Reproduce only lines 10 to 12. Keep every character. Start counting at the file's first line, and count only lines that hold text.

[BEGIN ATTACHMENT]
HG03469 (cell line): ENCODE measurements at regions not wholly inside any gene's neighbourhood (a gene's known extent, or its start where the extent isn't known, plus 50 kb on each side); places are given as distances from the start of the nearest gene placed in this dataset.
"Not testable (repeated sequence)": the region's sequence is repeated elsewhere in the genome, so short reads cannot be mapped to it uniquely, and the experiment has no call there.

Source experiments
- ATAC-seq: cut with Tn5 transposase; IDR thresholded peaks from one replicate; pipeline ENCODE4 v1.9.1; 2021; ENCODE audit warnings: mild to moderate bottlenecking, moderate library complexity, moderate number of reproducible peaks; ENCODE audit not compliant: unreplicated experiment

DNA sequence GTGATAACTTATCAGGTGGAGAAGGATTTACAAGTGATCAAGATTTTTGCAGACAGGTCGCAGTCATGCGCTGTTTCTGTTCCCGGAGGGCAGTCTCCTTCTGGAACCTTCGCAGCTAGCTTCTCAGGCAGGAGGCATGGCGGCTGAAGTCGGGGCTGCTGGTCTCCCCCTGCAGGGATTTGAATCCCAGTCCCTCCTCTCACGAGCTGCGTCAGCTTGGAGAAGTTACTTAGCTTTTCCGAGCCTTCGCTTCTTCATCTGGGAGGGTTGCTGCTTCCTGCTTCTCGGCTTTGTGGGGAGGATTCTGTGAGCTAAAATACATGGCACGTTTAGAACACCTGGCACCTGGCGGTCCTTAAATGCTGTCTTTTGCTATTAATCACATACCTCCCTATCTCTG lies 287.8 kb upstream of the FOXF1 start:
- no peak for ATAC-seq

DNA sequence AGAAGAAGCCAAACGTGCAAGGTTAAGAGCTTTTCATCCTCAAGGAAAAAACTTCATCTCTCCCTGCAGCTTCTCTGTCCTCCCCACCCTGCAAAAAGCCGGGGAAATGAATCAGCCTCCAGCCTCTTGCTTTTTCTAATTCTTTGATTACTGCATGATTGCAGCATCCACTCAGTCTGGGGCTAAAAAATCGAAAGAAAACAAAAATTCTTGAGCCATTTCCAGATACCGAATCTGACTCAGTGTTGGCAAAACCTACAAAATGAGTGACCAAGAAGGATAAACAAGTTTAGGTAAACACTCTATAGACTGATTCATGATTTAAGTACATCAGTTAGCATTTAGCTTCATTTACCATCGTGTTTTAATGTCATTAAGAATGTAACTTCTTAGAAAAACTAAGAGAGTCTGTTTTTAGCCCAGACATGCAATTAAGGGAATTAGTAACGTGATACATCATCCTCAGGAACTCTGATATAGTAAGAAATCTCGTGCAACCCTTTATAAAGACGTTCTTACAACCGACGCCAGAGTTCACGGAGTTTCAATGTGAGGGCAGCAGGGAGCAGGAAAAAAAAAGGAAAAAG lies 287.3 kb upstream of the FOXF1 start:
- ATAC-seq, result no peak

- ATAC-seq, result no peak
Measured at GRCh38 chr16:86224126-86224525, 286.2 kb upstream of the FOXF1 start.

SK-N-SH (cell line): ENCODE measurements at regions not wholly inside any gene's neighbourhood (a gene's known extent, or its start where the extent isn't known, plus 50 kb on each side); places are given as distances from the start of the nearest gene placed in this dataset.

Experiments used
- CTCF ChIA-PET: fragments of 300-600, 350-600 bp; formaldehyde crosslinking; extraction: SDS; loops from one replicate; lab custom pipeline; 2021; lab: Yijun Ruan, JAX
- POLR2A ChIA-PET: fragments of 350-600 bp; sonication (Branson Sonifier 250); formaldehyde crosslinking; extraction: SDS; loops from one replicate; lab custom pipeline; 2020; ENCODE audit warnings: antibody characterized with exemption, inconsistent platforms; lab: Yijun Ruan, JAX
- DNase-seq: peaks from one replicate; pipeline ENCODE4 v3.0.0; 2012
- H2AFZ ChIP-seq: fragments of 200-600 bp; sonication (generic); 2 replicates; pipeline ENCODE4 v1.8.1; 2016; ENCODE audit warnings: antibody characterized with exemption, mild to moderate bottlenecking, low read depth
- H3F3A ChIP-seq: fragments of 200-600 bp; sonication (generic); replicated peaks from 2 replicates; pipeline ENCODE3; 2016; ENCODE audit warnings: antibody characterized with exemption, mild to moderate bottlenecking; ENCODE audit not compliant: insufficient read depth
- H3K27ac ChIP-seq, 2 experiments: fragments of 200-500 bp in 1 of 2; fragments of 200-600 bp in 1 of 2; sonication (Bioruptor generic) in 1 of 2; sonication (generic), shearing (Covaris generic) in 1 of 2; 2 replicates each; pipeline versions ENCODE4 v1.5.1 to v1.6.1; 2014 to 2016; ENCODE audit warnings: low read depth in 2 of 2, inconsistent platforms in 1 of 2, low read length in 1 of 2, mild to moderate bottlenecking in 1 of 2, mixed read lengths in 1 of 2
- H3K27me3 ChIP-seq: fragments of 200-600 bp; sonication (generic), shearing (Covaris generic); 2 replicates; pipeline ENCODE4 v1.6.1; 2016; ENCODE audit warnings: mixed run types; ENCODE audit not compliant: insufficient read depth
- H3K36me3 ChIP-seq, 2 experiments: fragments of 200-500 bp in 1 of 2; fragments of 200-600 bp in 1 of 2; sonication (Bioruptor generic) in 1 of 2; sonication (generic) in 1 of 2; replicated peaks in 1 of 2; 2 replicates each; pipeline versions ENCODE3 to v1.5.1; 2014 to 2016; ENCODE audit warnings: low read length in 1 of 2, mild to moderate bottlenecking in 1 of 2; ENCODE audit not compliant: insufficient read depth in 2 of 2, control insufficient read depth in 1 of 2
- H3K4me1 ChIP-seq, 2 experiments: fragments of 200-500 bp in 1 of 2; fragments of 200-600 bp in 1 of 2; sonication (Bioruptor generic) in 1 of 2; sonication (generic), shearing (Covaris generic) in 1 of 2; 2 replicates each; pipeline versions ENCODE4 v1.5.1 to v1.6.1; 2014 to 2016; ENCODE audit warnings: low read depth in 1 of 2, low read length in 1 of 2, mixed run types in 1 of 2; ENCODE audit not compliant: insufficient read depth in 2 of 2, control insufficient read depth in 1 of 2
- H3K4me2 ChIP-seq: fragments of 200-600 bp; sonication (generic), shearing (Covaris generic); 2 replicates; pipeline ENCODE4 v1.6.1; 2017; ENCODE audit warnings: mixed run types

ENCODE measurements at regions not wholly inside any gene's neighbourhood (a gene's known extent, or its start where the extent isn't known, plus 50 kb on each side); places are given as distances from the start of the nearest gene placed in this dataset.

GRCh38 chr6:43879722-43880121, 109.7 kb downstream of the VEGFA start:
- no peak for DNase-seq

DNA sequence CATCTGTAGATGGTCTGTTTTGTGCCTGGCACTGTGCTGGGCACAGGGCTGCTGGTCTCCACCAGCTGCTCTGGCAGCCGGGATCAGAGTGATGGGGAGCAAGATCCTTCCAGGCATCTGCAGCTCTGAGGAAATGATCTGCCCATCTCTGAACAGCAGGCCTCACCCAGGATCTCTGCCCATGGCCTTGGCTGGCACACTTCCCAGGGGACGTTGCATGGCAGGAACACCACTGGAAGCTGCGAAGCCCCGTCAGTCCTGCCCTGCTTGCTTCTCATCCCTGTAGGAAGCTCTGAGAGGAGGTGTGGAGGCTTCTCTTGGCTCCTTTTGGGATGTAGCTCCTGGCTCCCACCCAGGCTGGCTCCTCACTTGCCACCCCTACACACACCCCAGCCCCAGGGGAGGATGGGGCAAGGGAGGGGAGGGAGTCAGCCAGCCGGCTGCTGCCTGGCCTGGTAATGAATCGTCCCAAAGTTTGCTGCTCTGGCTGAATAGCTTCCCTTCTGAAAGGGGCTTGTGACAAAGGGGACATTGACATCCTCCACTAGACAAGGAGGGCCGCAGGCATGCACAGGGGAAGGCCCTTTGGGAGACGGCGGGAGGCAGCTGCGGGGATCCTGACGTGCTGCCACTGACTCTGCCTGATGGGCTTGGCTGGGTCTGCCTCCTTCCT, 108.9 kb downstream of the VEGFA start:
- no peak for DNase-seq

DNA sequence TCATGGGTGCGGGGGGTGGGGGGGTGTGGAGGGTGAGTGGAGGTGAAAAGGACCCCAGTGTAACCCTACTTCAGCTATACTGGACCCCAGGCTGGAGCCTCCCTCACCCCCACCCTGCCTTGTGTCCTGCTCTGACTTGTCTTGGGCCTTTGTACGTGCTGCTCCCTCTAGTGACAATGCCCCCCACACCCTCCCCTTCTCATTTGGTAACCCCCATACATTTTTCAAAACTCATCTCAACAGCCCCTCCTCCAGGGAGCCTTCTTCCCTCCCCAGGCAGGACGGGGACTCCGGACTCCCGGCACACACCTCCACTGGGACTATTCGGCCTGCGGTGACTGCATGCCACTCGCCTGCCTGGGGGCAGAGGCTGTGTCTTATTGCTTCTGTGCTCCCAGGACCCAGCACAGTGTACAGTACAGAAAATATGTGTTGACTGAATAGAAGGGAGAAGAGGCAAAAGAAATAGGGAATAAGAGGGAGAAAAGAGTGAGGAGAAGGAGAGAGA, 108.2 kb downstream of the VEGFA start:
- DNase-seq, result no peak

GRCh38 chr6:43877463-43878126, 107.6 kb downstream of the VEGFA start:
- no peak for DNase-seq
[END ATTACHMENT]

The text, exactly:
Measured at GRCh38 chr16:86224126-86224525, 286.2 kb upstream of the FOXF1 start.

SK-N-SH (cell line): ENCODE measurements at regions not wholly inside any gene's neighbourhood (a gene's known extent, or its start where the extent isn't known, plus 50 kb on each side); places are given as distances from the start of the nearest gene placed in this dataset.

Experiments used